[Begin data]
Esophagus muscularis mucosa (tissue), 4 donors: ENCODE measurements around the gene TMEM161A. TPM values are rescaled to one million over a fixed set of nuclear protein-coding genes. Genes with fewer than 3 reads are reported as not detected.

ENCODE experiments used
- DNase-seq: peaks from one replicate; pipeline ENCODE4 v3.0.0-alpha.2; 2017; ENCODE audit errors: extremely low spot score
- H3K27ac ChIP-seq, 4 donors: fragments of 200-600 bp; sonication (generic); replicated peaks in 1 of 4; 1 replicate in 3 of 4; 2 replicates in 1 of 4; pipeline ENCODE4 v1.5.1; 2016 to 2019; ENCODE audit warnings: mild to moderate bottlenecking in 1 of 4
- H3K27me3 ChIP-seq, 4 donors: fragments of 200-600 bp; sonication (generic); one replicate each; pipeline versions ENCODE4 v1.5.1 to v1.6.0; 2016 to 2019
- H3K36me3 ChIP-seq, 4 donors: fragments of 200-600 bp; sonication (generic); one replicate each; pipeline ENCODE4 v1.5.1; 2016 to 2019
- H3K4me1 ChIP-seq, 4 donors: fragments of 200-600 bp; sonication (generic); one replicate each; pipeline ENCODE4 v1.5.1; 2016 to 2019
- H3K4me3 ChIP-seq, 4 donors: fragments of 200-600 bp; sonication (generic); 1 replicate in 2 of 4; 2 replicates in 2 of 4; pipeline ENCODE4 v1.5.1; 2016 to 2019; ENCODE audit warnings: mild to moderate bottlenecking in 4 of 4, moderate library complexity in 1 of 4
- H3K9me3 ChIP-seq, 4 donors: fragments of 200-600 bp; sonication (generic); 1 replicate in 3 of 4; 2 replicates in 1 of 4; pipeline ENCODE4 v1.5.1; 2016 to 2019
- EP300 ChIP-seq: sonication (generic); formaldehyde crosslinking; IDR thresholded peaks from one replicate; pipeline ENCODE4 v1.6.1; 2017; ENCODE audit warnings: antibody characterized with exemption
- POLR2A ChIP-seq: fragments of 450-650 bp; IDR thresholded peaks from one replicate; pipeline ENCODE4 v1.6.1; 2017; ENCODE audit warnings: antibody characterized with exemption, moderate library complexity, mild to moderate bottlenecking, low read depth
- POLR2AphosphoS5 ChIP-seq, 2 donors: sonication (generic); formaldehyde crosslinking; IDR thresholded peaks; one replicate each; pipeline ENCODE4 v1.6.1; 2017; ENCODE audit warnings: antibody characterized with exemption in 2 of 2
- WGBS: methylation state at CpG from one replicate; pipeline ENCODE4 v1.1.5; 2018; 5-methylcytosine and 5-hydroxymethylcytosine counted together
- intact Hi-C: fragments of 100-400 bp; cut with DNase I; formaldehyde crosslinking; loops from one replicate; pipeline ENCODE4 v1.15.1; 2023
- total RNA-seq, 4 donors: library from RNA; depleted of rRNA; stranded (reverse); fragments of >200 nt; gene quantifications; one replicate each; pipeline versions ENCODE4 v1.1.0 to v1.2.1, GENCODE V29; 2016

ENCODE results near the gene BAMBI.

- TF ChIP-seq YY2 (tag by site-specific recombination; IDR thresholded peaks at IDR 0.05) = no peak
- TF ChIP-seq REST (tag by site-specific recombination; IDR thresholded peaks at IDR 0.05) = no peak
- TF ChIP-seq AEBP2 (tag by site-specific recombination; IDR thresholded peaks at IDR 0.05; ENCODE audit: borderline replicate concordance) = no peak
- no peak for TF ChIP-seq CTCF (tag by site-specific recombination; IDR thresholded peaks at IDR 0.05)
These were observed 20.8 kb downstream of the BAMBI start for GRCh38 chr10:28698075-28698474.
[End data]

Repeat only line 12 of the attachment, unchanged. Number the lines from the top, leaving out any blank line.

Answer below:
- POLR2AphosphoS5 ChIP-seq, 2 donors: sonication (generic); formaldehyde crosslinking; IDR thresholded peaks; one replicate each; pipeline ENCODE4 v1.6.1; 2017; ENCODE audit warnings: antibody characterized with exemption in 2 of 2